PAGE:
This Paypal email scam is another dangerous one that relies on your instant emotional reaction. If you have a PayPal account you are probably accustomed to receiving this sort of email each time you use your account to purchase something online.

PayPal email screenshot

Hovering over the “click here” link reveals it will not be sent to PayPal but some other address

First impressions count

The thought process that quickly runs through your head after receiving an email like this is usually something like the following:

1. Is this real?

Yep, the email looks authentic, it has the PayPal logo, and PayPal email addresses in the body, and the sender appears to be “services@paypal.com.au”.

2. I don’t remember making a purchase of that amount recently.

There is no description but there is an email address that the payment was sent to. It’s a PayPal.com address and if I hover over the address the pop up displays the same address, indicating it is not being cloaked, a tactic that scammers often use. But why is the purchase being sent to PayPal and not to some vendor of a product or service? Hmmm.

3. Has my PayPal account been hacked?!

OMG! My account has been hacked and someone is purchasing stuff with my money??? Quickly, how do I stop this transaction?

4. Cancel, cancel, cancel!

Look near the lower part of the email is an option to cancel this payment. Phew!

To cancel this payment please click here

But wait! Don’t rush to click that link just yet. Hover once more and you’ll notice that this loads a website that begins with what looks like a legitimate PayPal URL but it soon becomes apparent that this PayPal part of the URL is just the subdomain of some other *foreign domain!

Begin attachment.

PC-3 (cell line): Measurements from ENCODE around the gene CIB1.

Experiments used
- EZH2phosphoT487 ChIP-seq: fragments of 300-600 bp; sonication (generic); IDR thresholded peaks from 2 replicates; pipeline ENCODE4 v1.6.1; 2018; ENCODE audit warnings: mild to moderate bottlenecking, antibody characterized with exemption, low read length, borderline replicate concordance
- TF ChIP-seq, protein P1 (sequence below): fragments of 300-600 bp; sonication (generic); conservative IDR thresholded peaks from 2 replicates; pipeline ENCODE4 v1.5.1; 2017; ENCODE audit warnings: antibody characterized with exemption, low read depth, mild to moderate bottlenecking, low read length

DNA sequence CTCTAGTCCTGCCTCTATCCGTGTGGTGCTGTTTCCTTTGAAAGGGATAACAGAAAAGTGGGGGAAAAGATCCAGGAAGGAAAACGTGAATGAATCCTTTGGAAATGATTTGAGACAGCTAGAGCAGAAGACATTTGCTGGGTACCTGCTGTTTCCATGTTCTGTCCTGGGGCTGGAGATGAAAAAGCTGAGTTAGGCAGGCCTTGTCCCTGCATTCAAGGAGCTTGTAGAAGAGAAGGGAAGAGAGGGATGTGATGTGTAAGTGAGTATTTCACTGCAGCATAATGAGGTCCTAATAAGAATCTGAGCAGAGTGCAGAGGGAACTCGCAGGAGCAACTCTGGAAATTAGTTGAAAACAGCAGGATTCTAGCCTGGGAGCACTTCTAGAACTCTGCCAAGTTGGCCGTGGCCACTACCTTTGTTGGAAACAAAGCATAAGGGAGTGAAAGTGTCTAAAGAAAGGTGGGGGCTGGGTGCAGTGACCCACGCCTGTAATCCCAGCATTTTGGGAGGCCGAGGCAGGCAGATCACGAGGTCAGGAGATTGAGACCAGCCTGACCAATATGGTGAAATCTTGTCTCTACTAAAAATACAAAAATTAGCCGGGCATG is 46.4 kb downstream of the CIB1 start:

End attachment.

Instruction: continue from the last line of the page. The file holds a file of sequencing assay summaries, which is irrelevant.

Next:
Another scam attack thwarted

That was a close call! The emotional attachment to our money is strong and whenever we suspect that our financial accounts have been compromised it is important to act quickly.

Had you clicked on that link in the email it is possible that you could have loaded a nasty website that installed a trojan, or launch some kind of attack on your computer, or, perhaps more likely, taken you to a website that is a clone of the PayPal site to fool you into entering your Paypal username and password. I can’t say for certain what the outcome will be as I am not willing to take the risk, and neither should you be.

* The scammer’s URL has been altered in case some of you more click-happy people can’t help yourselves. 😉